"Treat people as if they were what they should be, and you help them become what they are capable of becoming." --Johann Wolfgang von Goethe
"Their love is worth the same as your love. Their partnership is worth the same
as your partnership. And they are equal in your eyes to you." --New York Governor Andrew Cuomo to a group of Republicans at the governor's mansion, as reported in the New York Times, "Behind N.Y. Gay Marriage, an Unlikely Mix of Forces"
This fall the Cathedral of Saint John the Divine will induct into its Poets' Corner James Baldwin. Baldwin, raised in Harlem and with roots in the rural South, was the son of a Pentecostal preacher. At the age of 17 he left the church and headed south for Greenwich Village to begin writing. His early writings form a collection of essays, "Notes of a Native Son." Baldwin's autobiography, "Go Tell It on the Mountain," followed. He also addressed racism in America, most famously in the two-essay book, "The Fire Next Time." After years in self-imposed exile in Europe, James Baldwin returned in the early 1960s to participate in the Civil Rights Movement. He said, "Not everything that is faced can be changed, but nothing can be changed until it is faced." Years later, a success, Baldwin was asked how disadvantaged he had felt, having started out as a poor, Black and homosexual writer. Baldwin replied, "I'd thought I'd hit the jackpot -- it was so outrageous, you could not go any further, you had to learn how to use it."
I think about all the people across human history who have felt disadvantaged -- often oppressed or unwanted. Some had to hide who they were and how they felt about themselves. They were people told that their sexual identity was pathological and dangerous to others. Lately, I have thought especially about the women and men who did not enjoy public affirmation or the legal rights that have upheld me during 35 years of heterosexual marriage. It seemed strange to me that, as the new law was passed in Albany, some religious leaders continued to assert that people who want to make a commitment that binds them responsibly to someone they love are immoral and somehow the cause of the demise of civilization as we know it.
Christine Quinn, the Speaker of the New York City Council, plans next year to marry the woman with whom she has been living. Recently, as they discussed the legalization of same-sex marriage in New York State, she told Charlie Rose:
Think of a child somewhere in New York State, or anywhere in the country who is in their room watching TV. They see this happen. They know they're gay. They think they're gay. They can't tell their parents. They're terrified. They may not know another gay person. And they see New York State, New York just say that gay families are the same as straight families. That's something that child will hold on to when they're bullied, hold on to when their parents don't accept them.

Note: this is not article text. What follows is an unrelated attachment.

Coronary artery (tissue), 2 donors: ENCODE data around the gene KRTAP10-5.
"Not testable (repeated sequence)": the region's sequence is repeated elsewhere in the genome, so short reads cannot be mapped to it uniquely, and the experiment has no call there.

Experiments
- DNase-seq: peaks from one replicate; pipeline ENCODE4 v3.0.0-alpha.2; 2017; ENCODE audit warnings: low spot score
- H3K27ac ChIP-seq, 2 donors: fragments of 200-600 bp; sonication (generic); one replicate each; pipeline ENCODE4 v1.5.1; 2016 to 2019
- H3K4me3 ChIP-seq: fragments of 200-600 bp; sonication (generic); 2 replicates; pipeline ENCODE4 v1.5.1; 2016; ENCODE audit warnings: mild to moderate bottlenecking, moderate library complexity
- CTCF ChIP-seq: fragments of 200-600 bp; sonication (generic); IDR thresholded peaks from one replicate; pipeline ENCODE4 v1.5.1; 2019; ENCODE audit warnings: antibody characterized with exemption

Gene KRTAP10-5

More than a decade ago, the State of Iowa had approached the issue and considered it a matter of equal protection. Then the legislature reacted by passing what it called "The Defense of Marriage Act" to prohibit same-sex marriage in that state. Eventually, Iowa's State Supreme Court ruled that law unconstitutional, asserting in its opinion,
We are firmly convinced the exclusion of gay and lesbian people from the institution of civil marriage does not substantially further any important governmental objective. The legislature has excluded a historically disfavored class of persons from a supremely important civil institution without a constitutionally sufficient justification.
Same-sex marriage became legal in Iowa on April 3, 2009. The court further addressed the religious concerns, which for some weeks threatened to postpone New York State's legislation, saying that "the sanctity of all religious marriages celebrated in the future will have the same meaning as those celebrated in the past. The only difference is civil marriage will now take on a new meaning that reflects a more complete understanding of equal protection of the law."
Michael Judge, a fifth generation Iowan and contributing editor of the Far Eastern Economic Review, has a gay brother. He wrote about the Iowa decision in the Wall Street Journal in a piece he titled, "Why Gay Marriage Matters -- The state should recognize our choice of partner,"
I often tell friends that a part of me is gay, even though I've been happily married to my wife for 12 years. What I mean is that in April 2003 I donated a kidney to my older brother David, who is gay. The transplant took place at the University of Iowa Hospital and Clinics -- and it was, in a very real sense, a miraculous event for our entire family. So when David called me last Friday excited about the Iowa Supreme Court decision making same-sex marriage legal, I wasn't surprised. "You know what this means, don't you?" he asked. "It means we can visit those we love when they're dying in the hospital; it means we're finally treated like family."
With lots of gay and lesbian friends and family, I share Judge's acclamation, "Here's to marriage, a 'supremely important civil institution.' And here's to including, not excluding, kindhearted people like my brother David, who want nothing more than to find the right person, settle down, and one day perhaps get married." It really is about commitment, which actually is very moral and is what builds up civilization.